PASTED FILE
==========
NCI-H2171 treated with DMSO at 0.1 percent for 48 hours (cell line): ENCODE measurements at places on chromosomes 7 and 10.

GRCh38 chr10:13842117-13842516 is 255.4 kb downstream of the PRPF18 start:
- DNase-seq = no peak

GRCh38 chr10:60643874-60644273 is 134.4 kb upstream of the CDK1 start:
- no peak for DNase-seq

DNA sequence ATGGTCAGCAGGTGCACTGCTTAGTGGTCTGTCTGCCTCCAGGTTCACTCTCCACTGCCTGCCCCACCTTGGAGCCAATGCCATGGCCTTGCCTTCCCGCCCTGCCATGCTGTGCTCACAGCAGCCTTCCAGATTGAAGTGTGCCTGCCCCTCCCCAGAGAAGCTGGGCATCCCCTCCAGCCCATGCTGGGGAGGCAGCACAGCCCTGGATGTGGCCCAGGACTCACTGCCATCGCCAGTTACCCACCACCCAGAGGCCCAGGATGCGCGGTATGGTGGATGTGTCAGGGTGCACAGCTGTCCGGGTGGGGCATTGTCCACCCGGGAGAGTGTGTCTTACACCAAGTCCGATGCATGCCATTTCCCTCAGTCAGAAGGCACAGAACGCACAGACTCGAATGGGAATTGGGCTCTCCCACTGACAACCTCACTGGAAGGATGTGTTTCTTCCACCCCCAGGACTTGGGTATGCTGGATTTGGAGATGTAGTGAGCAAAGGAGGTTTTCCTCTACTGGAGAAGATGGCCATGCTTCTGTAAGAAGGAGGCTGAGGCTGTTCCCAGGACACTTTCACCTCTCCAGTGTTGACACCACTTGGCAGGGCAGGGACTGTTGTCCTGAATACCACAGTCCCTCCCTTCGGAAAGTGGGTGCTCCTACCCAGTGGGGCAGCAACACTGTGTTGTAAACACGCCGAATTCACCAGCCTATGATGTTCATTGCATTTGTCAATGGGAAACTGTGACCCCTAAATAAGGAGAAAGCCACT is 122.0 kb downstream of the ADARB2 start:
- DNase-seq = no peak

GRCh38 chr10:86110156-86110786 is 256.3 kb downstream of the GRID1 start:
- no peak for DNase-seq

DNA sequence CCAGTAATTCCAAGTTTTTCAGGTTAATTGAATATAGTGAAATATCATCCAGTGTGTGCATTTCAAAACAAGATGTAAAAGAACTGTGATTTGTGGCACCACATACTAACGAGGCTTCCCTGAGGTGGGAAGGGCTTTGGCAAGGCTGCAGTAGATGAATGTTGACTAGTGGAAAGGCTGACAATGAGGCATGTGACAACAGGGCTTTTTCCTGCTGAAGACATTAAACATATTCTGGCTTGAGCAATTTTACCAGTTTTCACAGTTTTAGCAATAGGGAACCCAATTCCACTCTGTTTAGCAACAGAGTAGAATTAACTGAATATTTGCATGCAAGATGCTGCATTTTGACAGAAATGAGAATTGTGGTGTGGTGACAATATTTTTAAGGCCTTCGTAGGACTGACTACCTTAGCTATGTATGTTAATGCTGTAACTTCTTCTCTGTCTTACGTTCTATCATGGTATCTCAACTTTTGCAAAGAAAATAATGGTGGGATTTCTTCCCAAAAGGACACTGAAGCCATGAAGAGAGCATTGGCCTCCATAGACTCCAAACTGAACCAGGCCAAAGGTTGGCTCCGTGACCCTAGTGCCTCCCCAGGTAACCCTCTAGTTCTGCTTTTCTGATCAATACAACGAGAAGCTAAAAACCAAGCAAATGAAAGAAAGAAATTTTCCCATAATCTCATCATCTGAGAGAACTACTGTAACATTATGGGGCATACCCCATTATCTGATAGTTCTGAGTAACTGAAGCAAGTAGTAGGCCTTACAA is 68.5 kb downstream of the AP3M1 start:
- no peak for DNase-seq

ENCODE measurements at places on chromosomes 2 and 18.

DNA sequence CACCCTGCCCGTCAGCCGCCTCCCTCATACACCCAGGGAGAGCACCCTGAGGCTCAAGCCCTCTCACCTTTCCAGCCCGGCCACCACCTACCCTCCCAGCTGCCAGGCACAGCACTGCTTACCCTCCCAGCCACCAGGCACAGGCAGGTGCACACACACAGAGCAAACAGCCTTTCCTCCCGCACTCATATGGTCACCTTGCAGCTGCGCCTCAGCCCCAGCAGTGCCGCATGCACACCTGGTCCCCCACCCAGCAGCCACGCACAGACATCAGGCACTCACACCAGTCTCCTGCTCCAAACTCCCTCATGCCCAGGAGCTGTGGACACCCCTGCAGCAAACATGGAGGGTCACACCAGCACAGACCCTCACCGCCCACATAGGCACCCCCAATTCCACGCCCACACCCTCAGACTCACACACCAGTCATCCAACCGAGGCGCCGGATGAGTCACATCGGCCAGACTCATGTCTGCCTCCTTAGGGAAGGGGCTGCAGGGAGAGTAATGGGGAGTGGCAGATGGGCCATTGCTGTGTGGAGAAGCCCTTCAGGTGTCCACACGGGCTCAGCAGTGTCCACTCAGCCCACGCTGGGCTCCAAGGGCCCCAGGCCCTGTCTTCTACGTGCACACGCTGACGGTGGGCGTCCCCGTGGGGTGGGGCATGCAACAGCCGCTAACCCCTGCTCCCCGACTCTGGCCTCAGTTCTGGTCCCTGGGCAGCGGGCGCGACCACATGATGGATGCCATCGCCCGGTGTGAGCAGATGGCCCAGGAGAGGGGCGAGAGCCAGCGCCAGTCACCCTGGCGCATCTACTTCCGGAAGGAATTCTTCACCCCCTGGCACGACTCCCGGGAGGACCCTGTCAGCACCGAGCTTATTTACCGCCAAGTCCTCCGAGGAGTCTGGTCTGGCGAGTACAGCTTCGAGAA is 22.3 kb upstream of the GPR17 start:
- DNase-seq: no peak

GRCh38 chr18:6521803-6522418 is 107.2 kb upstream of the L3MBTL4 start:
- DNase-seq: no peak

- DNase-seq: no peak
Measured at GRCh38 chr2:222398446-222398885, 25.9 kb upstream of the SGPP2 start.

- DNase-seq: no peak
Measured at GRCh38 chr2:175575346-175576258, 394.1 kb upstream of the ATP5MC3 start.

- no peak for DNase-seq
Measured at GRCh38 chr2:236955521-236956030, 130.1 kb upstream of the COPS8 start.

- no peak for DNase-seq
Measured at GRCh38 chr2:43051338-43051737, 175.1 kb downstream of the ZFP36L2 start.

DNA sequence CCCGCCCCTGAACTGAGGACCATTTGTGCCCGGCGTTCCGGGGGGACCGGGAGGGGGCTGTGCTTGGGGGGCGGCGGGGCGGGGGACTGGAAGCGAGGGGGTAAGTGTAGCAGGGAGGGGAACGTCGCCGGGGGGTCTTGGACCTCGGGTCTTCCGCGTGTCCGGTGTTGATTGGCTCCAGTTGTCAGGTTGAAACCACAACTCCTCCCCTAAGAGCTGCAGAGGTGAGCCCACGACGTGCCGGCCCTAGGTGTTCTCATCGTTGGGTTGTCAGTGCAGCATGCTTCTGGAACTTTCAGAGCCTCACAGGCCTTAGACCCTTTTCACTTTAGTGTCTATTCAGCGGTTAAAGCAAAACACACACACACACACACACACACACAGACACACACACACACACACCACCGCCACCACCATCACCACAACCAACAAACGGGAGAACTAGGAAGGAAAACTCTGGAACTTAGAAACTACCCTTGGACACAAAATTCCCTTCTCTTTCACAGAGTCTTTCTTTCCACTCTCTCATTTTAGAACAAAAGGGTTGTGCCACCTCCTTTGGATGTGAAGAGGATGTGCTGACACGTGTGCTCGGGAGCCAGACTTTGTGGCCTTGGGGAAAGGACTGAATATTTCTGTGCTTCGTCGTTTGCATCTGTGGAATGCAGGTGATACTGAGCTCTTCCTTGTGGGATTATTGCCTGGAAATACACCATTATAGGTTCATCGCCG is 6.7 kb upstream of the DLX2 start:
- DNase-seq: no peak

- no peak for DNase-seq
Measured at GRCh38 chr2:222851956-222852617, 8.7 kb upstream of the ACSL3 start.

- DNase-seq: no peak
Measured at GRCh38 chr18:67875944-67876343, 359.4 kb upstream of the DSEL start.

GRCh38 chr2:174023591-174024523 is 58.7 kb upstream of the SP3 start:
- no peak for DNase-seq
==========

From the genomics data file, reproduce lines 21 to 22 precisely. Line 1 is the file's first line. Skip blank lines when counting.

- no peak for DNase-seq
Measured at GRCh38 chr2:236955521-236956030, 130.1 kb upstream of the COPS8 start.